An overhaul of the nations Social Security plan, one of the big-ticket items of newly reelected President Bushs second-term agenda, could create a windfall for mutual fund firms specializing in index funds, CBS MarketWatch reports.
Privatization, which would give investors the choice of how to invest their Social Security money, may not create the huge industry-wide boom that some might expect, however.
"Many participants in the Social Security system may have little or no experience with long-term investing," admitted the Investment Company Institute on its Web site. "A significant public education campaign" would be necessary for privatization to be effective, the ICI added.
But safer mutual funds that track broad indexes like the S&P 500 namely index funds could help less-educated investors dip into the market with less risk. Thus, companies that offer a number of index funds like Vanguard and Barclays would probably see the most positive immediate impact of privatized Social Security.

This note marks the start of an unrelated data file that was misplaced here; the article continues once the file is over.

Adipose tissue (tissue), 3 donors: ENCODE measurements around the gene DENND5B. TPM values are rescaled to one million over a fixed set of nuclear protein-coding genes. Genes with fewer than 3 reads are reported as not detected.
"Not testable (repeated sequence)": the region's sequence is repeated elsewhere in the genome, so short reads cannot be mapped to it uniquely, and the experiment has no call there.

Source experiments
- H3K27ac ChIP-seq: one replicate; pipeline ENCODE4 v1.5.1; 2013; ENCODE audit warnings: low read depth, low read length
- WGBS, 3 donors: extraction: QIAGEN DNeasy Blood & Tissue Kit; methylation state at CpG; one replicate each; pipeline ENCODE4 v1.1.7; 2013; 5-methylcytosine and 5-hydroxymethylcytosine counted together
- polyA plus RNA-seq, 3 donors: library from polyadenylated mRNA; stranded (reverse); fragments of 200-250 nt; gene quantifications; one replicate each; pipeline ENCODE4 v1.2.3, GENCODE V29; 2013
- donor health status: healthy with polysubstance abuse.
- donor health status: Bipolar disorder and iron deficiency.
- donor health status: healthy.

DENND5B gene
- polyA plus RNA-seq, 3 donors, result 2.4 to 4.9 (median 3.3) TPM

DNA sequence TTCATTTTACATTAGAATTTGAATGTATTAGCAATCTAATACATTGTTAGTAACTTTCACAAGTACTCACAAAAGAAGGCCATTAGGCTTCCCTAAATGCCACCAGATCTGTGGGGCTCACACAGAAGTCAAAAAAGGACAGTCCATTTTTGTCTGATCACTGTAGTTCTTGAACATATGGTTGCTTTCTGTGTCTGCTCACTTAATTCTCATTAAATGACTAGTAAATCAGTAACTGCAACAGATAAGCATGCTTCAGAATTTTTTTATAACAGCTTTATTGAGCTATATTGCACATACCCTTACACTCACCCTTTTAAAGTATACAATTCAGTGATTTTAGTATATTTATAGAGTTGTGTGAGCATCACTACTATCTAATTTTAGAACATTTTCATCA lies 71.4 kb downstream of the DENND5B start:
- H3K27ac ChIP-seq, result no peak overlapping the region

However, according to East Greenwich, R.I., mutual fund consultant Geoff Bobroff, the privatized accounts would be small, thus making expense ratios high. "If its only good for a handful of firms, its not good for the industry," Bobroff said.
Opponents of privatized Social Security believe that stripping the "pay-as-you-go" nature of Social Security could eventually bankrupt it. "If you try to privatize it, that means you are going to divert funds from current payers into the system away from Social Security recipients," said Robert Reich, President Clintons former secretary of labor.